Wednesday, 26 August 2015

FTC axes 'MLM Income Opportunity' racket, 'Vemma.'

FTC Acts to Halt Vemma as Alleged Pyramid Scheme

Promised Unlimited Income Potential, But Most Participants Lose Money

At the Federal Trade Commission’s request, a federal court has temporarily halted an alleged pyramid scheme, Vemma Nutrition Company, that lures college students and other young adults with the prospect of getting rich without having a traditional 9-to-5 job. The FTC seeks to stop the operation, which earned more than $200 million annually in 2013 and 2014 and has affected consumers throughout the United States and in more than 50 other countries, from continuing as an unlawful pyramid.
“Rather than focusing on selling products, Vemma uses false promises of high income potential to convince consumers to pay money to join their organization,” said Jessica Rich, Director of the FTC’s Bureau of Consumer Protection. “We are also alleging that Vemma is an illegal pyramid scheme.”
Vemma is a multilevel marketing company that claims to use its members, called “affiliates,” to promote its health and wellness drinks. According to the FTC’s complaint, the defendants claim affiliates can earn substantial income by enrolling others either as affiliates or as customers, but Vemma focuses on recruitment rather than retail sales of its products to generate this income. The vast majority of participants make no money, and most of them lose money.
According to the FTC’s complaint, the defendants’ websites, social media, and marketing materials show seemingly prosperous young people with luxury cars, jets, and yachts, and falsely claim that Vemma affiliates can earn substantial incomes – as much as $50,000 per week. The defendants allegedly claim that affiliates’ earning potential is limited only by their own efforts and that Vemma provides young adults an opportunity to bypass college and student loan debt. Vemma urges consumers to make an initial investment of $500-$600 for an “Affiliate Pack” of products and business tools, buy $150 in Vemma products each month to remain eligible for bonuses, and enroll others to do the same.
Consumer losses are inevitable because Vemma is an illegal pyramid scheme that rewards affiliates for recruiting participants rather than for selling products, the FTC alleges. The defendants provide affiliates little guidance for selling products, but instead teach them to give away products as samples when recruiting new participants. Vemma offers no meaningful discounts or incentives to encourage retail sales, according to the complaint.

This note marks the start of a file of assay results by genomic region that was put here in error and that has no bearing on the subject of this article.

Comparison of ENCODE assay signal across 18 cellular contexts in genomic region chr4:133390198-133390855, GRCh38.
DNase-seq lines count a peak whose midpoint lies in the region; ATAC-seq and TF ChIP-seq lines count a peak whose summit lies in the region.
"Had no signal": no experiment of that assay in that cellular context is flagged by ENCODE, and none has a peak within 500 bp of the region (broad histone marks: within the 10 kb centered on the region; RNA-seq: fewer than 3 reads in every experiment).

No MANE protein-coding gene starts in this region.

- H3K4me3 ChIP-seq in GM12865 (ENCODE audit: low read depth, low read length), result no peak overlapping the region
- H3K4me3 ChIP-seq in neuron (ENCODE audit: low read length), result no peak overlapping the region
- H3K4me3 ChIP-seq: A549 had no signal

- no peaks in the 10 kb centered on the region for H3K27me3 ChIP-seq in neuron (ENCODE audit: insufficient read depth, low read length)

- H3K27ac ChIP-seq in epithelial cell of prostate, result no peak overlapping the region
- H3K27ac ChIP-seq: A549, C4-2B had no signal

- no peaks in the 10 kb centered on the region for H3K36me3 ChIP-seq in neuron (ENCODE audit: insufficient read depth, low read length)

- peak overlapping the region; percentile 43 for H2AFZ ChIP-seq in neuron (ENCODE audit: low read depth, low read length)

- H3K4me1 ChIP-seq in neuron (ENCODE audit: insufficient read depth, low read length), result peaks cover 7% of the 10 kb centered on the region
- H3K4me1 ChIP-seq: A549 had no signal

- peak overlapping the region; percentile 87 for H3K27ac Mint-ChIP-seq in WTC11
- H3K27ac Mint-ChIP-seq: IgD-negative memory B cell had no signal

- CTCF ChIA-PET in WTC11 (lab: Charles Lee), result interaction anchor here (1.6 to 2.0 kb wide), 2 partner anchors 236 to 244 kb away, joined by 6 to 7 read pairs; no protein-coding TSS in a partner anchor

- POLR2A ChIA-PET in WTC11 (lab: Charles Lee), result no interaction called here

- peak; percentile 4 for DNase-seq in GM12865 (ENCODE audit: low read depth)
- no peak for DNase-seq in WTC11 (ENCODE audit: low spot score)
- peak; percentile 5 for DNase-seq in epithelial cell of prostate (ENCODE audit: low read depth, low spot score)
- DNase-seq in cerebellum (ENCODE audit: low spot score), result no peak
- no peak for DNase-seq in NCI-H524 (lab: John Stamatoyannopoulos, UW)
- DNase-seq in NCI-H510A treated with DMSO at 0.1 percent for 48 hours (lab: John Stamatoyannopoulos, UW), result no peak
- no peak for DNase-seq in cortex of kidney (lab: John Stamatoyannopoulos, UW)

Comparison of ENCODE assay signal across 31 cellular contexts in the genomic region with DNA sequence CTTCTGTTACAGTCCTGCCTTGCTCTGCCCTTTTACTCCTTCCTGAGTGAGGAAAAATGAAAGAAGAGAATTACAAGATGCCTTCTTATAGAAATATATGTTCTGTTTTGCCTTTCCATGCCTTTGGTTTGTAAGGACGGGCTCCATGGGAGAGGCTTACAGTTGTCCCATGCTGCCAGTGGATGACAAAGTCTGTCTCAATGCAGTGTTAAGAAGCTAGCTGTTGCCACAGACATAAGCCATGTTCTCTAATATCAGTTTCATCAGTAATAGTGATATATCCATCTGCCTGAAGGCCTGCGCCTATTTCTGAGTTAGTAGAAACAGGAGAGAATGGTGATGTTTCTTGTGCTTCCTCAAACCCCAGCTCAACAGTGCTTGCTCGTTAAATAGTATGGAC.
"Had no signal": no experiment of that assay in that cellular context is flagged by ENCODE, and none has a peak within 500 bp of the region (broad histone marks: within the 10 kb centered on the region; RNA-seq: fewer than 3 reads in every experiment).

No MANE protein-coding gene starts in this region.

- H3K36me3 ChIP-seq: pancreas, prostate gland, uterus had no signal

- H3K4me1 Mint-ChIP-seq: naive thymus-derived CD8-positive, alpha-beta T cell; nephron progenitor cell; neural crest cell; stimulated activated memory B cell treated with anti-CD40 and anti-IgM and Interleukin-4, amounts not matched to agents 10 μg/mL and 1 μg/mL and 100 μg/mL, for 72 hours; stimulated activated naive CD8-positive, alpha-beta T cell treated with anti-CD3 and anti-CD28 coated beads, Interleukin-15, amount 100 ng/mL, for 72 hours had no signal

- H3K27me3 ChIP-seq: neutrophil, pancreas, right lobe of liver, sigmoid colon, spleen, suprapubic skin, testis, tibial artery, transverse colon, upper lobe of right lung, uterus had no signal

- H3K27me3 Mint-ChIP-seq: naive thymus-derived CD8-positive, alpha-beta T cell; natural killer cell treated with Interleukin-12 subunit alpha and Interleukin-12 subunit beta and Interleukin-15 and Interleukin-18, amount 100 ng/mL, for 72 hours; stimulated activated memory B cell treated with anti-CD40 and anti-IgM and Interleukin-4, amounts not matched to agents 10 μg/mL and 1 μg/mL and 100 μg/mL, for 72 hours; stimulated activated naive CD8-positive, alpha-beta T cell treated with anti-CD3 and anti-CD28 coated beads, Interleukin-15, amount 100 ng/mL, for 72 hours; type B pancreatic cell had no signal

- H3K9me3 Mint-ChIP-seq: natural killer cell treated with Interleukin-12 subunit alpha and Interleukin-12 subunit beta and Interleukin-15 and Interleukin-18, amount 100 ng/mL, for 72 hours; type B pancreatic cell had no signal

In addition to allegedly running an illegal pyramid scheme, the defendants are charged with making false earnings claims, failing to disclose that Vemma’s structure ensures that most people who join will not earn substantial income, and furnishing affiliates with false and misleading materials to recruit others.
The defendants are Vemma Nutrition Company, Vemma International Holdings Inc., Tom Alkazin, and Benson K. Boreyko, who is under a 1999 court order after settling with the FTC for his involvement with New Vision International Inc.,  a multilevel marketing company that sold nutritional supplements. The complaint names Bethany Alkazin as a relief defendant who profited from the scheme. On August 21, 2015, the court halted the deceptive practices, froze the defendants’ assets, and appointed a temporary receiver over the business pending a trial.
The Commission vote authorizing the staff to file the complaint for permanent injunction was 5-0. The order was entered by the U.S. District Court for the District of Arizona on August 21, 2015.
The FTC appreciates the assistance of the Attorney General Offices of Arizona, South Carolina, and Michigan, the Tempe Police Department, and the nonprofit organization Truth in Advertising in bringing this case.
To learn more about multilevel marketing, read Multilevel Marketing and Business Opportunity Scams.